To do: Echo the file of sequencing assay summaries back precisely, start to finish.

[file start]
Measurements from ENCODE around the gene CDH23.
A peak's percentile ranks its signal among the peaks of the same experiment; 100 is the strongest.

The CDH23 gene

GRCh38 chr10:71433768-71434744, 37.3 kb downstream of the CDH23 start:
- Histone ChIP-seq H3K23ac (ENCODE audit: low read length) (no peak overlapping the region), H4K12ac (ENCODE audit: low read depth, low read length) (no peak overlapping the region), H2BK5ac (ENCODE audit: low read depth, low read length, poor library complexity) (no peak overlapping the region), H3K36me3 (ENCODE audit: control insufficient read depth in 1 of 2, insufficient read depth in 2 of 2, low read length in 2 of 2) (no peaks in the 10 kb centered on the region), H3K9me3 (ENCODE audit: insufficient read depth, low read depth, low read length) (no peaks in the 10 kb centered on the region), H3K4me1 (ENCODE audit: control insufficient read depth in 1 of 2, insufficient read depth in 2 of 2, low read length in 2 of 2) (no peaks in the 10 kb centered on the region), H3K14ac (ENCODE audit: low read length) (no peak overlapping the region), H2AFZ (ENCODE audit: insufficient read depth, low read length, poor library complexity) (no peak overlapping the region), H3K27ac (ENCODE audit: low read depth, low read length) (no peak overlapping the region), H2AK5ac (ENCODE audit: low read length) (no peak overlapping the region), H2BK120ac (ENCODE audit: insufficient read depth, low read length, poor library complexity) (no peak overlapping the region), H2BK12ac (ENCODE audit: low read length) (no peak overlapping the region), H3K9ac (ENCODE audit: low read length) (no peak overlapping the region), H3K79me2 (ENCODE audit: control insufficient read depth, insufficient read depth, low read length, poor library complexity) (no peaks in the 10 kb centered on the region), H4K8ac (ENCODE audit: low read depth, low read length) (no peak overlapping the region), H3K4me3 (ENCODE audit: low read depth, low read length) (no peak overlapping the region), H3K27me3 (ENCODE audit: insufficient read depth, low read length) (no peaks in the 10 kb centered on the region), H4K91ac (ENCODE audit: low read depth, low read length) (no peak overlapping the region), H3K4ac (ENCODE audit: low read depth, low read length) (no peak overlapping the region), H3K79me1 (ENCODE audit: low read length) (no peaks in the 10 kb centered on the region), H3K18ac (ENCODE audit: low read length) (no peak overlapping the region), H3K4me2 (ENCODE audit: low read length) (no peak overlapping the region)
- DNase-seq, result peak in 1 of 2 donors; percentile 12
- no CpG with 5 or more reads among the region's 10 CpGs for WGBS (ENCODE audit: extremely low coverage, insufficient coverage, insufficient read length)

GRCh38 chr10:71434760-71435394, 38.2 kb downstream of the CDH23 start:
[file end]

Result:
Measurements from ENCODE around the gene CDH23.
A peak's percentile ranks its signal among the peaks of the same experiment; 100 is the strongest.

The CDH23 gene

GRCh38 chr10:71433768-71434744, 37.3 kb downstream of the CDH23 start:
- Histone ChIP-seq H3K23ac (ENCODE audit: low read length) (no peak overlapping the region), H4K12ac (ENCODE audit: low read depth, low read length) (no peak overlapping the region), H2BK5ac (ENCODE audit: low read depth, low read length, poor library complexity) (no peak overlapping the region), H3K36me3 (ENCODE audit: control insufficient read depth in 1 of 2, insufficient read depth in 2 of 2, low read length in 2 of 2) (no peaks in the 10 kb centered on the region), H3K9me3 (ENCODE audit: insufficient read depth, low read depth, low read length) (no peaks in the 10 kb centered on the region), H3K4me1 (ENCODE audit: control insufficient read depth in 1 of 2, insufficient read depth in 2 of 2, low read length in 2 of 2) (no peaks in the 10 kb centered on the region), H3K14ac (ENCODE audit: low read length) (no peak overlapping the region), H2AFZ (ENCODE audit: insufficient read depth, low read length, poor library complexity) (no peak overlapping the region), H3K27ac (ENCODE audit: low read depth, low read length) (no peak overlapping the region), H2AK5ac (ENCODE audit: low read length) (no peak overlapping the region), H2BK120ac (ENCODE audit: insufficient read depth, low read length, poor library complexity) (no peak overlapping the region), H2BK12ac (ENCODE audit: low read length) (no peak overlapping the region), H3K9ac (ENCODE audit: low read length) (no peak overlapping the region), H3K79me2 (ENCODE audit: control insufficient read depth, insufficient read depth, low read length, poor library complexity) (no peaks in the 10 kb centered on the region), H4K8ac (ENCODE audit: low read depth, low read length) (no peak overlapping the region), H3K4me3 (ENCODE audit: low read depth, low read length) (no peak overlapping the region), H3K27me3 (ENCODE audit: insufficient read depth, low read length) (no peaks in the 10 kb centered on the region), H4K91ac (ENCODE audit: low read depth, low read length) (no peak overlapping the region), H3K4ac (ENCODE audit: low read depth, low read length) (no peak overlapping the region), H3K79me1 (ENCODE audit: low read length) (no peaks in the 10 kb centered on the region), H3K18ac (ENCODE audit: low read length) (no peak overlapping the region), H3K4me2 (ENCODE audit: low read length) (no peak overlapping the region)
- DNase-seq, result peak in 1 of 2 donors; percentile 12
- no CpG with 5 or more reads among the region's 10 CpGs for WGBS (ENCODE audit: extremely low coverage, insufficient coverage, insufficient read length)

GRCh38 chr10:71434760-71435394, 38.2 kb downstream of the CDH23 start: